A harmful plant disease has been identified for the first time in North America. As reported in the journal Plant Health Progress, it is the first time this particular phytoplasma disease has been found in the continent and the first time it has been seen in this host plant, presenting a new threat to agricultural and ornamental crops.
In Florida, the parasite – Candidatus Phytoplasma brasiliense – has been detected in three samples of yellow nutsedge (Cyperus esculentus), a common and rapidly spreading weed.
“The host of the disease is known as one of the most widespread and problematic weeds found everywhere,” Brian Bahder, assistant professor of entomology at the University of Florida Institute of Food and Agricultural Sciences Fort Lauderdale Research and Education Center said in a statement.
“It is one of the most aggressive weeds that commonly grows in lawns, home landscapes, vegetable and flower gardens and agricultural systems.”
This could spell disaster for flowers, fruits, vegetables, and other crops, should the phytoplasma spread as rapidly as its host.
Phytoplasma are bacterial plant parasites, transmitted primarily by insects, which can reprogram the development of their hosts and induce massive changes in plant architecture. They can turn infected plants into “zombies” – if you think that sounds a bit “horror film”, you would be correct – taking over a host plant and rendering it sterile before converting it to a reservoir of phytoplasma pathogens and insect vectors.
For example, some phytoplasma can force a plant to grow leaves instead of flowers. This makes the plants more appealing to insects, who snack on the tasty leaves before moving on to the next (healthy) plant, taking the phytoplasma with them.
There are many species of phytoplasma each associated with different symptoms in plants ranging from stunted growth and petals turning green to excessive production of shoots and branches (witches' broom) and the aforementioned phyllody – development of leaves instead of flowers.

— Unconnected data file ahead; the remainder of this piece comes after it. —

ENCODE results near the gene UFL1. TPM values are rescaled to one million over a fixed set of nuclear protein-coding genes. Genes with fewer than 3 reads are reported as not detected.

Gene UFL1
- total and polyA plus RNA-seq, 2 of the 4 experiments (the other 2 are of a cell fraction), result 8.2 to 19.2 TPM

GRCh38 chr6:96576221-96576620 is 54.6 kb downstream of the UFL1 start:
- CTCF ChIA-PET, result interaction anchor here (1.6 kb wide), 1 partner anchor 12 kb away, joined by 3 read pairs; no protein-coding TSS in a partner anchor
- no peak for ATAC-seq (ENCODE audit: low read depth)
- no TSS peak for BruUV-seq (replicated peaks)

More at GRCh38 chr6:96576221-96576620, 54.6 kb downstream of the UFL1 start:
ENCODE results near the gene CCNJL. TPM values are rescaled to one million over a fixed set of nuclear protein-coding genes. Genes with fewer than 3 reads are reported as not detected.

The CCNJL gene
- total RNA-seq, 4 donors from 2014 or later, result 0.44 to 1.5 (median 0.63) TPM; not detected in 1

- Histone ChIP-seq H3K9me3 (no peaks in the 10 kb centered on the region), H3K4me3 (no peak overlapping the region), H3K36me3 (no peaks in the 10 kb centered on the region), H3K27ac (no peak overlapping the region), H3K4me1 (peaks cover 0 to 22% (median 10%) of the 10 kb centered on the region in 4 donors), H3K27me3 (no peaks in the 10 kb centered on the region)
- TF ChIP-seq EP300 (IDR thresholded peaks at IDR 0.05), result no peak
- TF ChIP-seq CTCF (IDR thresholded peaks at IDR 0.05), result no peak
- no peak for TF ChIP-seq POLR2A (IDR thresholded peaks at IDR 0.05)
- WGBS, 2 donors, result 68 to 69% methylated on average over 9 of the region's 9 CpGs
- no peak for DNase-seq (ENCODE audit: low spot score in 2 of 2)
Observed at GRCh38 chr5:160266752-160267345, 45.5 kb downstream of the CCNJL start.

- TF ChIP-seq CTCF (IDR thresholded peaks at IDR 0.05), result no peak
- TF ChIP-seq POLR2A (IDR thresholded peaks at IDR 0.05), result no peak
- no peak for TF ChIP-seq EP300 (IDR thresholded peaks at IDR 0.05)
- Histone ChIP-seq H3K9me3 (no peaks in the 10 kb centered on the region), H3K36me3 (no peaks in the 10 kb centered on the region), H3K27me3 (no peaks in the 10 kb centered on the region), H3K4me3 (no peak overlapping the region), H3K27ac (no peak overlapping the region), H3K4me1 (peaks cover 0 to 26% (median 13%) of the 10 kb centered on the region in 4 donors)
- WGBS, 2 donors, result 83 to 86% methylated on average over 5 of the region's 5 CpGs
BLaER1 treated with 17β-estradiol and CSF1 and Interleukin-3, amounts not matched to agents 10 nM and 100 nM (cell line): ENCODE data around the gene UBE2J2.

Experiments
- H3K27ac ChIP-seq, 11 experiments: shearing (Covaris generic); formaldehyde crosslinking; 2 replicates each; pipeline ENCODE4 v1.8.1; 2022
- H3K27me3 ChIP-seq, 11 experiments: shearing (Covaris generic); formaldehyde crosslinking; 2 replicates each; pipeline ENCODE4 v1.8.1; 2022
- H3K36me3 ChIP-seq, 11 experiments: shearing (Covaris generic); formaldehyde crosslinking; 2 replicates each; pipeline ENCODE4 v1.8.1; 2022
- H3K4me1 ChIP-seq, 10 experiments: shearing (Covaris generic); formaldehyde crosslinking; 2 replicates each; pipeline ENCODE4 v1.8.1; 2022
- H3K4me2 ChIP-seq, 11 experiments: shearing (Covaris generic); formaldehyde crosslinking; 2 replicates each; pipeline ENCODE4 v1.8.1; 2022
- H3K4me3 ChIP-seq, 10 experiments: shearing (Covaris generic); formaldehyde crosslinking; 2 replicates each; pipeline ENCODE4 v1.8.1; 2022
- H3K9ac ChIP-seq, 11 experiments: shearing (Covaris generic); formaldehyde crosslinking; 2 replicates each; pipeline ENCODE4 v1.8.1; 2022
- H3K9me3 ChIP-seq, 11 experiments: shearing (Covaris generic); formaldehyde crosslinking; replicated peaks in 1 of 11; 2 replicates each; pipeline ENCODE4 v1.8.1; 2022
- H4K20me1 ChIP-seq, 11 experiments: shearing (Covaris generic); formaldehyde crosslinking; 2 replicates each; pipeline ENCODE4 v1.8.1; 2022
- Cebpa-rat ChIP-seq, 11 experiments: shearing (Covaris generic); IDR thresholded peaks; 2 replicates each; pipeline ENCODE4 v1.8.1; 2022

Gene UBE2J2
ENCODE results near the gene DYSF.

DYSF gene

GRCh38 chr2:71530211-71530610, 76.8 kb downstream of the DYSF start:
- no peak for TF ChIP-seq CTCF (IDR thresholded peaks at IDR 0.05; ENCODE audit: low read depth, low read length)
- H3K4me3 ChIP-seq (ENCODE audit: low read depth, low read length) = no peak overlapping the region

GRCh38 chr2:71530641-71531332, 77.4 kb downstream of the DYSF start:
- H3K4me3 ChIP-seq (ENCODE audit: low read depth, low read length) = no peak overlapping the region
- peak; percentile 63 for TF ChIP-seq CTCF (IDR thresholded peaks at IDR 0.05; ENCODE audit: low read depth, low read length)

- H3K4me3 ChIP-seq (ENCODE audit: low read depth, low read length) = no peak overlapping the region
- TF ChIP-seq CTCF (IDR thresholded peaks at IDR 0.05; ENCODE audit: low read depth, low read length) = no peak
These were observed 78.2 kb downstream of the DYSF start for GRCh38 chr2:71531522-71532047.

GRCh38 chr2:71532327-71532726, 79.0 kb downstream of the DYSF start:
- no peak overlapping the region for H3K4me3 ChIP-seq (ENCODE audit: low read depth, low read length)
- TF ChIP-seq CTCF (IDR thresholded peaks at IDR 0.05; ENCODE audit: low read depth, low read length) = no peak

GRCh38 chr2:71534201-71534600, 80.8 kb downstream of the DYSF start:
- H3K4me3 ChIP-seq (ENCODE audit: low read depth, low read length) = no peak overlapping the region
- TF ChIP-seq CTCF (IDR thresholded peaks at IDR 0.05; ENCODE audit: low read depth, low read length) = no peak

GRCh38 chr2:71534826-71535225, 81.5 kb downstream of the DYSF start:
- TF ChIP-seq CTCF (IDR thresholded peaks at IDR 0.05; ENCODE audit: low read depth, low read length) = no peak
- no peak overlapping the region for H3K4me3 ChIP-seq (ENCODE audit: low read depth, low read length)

Ca. P. brasiliense is just one species of phytoplasma and was found (until now) mostly in South America and the Middle East. It has been known to harm hibiscus, papaya, and cauliflower in parts of Brazil and Peru, plus peaches in Azerbaijan.
Now, yellow nutsedge in Fort Pierce, Florida can be added to that list. While studying a different plant disease – lethal bronzing, also caused by a phytoplasma – Bahder and his team stumbled upon this new discovery.
Lethal bronzing affects palm trees and, like other phytoplasma diseases, is spread by insects. The team studied grasses that lethal bronzing-carrying insects are known to frequent in the hopes of finding a reservoir for lethal bronzing among them. Three species of weed were analyzed, including yellow nutsedge, which yielded a positive result for phytoplasma in three specimens.
"We thought we had found lethal bronzing in one of the grasses, so we proceeded to genetically sequence the sample," said Bahder. "The results confirmed it was not lethal bronzing but that it was another phytoplasma."
The team had discovered Ca. P. brasiliense for the first time in North America.
The discovery of a novel phytoplasma in one of the most noxious and widespread weeds in the US “presents a unique threat to ornamental and agricultural sectors in south Florida,” the authors write in their paper, recommending an “area-wide survey for the phytoplasma and potential vectors” be conducted.
"The next logical step is to find out which insect is spreading the disease,” Bahder concluded. “The good news is that we caught this early. We don't know if this is an isolated incident or if the insect is spreading in the grass, and if it will feed on the papaya, hibiscus or cauliflower – which are economically important in Florida. The point is that we don't know the extent of this disease in Florida or what threat it poses."